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Ever Given, which is blocking Suez Canal, ‘could be refloated soon’

Ever Given has been stuck in the Suez Canal since March 23 and has caused a massive cargo traffic of more than 200 vessels in the Red Sea.

March 27, 2021 / 04:31 PM IST
At least 150 ships were waiting for the Ever Given to be cleared, including vessels near Port Said on the Mediterranean Sea, Port Suez on the Red Sea and those already stuck in the canal system on Egypt’s Great Bitter Lake, said Leth Agencies, which provides services for the canal. (Image: AP)

At least 150 ships were waiting for the Ever Given to be cleared, including vessels near Port Said on the Mediterranean Sea, Port Suez on the Red Sea and those already stuck in the canal system on Egypt’s Great Bitter Lake, said Leth Agencies, which provides services for the canal. (Image: AP)


The giant container ship Ever Given, which has been stranded in the Suez Canal for days, could be set afloat by March 27 evening (Tokyo time), the owner of the vessel said.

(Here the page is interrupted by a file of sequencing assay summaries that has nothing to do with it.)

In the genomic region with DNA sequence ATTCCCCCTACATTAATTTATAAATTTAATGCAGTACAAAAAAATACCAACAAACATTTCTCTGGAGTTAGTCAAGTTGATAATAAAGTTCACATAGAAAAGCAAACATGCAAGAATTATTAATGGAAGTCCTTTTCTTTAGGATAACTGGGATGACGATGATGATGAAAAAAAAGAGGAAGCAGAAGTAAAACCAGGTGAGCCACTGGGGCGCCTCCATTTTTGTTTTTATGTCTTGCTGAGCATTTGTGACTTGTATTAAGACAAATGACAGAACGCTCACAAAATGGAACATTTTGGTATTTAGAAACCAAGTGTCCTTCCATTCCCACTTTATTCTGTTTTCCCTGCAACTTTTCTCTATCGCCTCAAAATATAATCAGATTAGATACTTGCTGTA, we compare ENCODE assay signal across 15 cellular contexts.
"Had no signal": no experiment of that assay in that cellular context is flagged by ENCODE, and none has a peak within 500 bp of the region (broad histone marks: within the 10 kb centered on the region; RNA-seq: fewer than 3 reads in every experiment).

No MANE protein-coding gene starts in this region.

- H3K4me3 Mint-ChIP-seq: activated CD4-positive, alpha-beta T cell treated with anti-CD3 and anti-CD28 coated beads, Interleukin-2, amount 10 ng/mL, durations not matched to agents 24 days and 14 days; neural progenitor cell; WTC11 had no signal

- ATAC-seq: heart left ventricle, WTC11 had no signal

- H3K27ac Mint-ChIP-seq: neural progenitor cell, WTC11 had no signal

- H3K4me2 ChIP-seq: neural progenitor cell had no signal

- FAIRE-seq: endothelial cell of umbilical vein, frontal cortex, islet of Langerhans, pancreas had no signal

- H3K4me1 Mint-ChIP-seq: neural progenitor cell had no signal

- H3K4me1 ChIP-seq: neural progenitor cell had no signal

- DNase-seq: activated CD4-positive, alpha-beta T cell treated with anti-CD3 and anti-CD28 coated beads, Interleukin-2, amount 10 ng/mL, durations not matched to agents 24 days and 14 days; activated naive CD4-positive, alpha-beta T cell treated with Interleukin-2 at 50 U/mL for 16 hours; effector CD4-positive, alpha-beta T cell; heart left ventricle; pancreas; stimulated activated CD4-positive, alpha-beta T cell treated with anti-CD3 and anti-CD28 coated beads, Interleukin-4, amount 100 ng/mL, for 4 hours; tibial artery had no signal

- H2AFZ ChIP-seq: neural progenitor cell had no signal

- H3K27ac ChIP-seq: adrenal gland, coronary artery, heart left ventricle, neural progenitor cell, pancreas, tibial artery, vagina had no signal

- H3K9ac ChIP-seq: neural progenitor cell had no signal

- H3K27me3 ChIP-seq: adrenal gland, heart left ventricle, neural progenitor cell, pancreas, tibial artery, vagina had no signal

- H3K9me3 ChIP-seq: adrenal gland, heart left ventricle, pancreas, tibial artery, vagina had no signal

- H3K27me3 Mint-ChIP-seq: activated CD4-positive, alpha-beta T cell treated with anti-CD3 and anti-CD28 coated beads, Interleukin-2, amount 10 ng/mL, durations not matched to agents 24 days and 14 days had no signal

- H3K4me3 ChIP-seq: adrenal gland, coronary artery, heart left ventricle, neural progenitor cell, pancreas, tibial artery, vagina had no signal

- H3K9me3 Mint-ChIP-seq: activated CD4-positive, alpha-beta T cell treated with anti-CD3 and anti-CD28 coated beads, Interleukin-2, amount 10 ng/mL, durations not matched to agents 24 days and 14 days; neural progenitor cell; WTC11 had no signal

Yukito Higaki, President, Shoei Kisen, said that 10 tugboats have been pressed into service to dredge the canal bottom and the banks.

Egypt races to dislodge giant vessel blocking Suez Canal


Higaki said at a press conference in Japan’s Imabari that they are “continuing work to remove sediment as of now, with additional dredging tools”, reported BBC.

“The ship is not taking water, but there is no problem with its rudders and propellers. So, once it refloats, it would be able to operate,” he said.

However, Ever Given’s technical manager Bernhard Schulte Shipmanagement (BSM) had said on March 26 that an attempt to refloat the container had failed.

Crew of Ever Given, cargo ship blocking the Suez Canal, are all Indian

Additionally, the United States has offered help and sent a team of US Navy experts to help dislodge the container ship. White House spokeswoman Jen Psaki has said the US was “tracking the situation very closely”.

Ever Given has been stuck in the Suez Canal since March 23 and caused a massive cargo traffic jam of over 200 vessels in the Red Sea. Nearly 12 percent of global trade passes through the canal that connects the Mediterranean Sea to the Red Sea. It is the shortest sea route between Asia and Europe. The alternative route around the Cape of Good Hope in Africa takes about two weeks more to navigate.
Moneycontrol News
first published: Mar 27, 2021 04:25 pm

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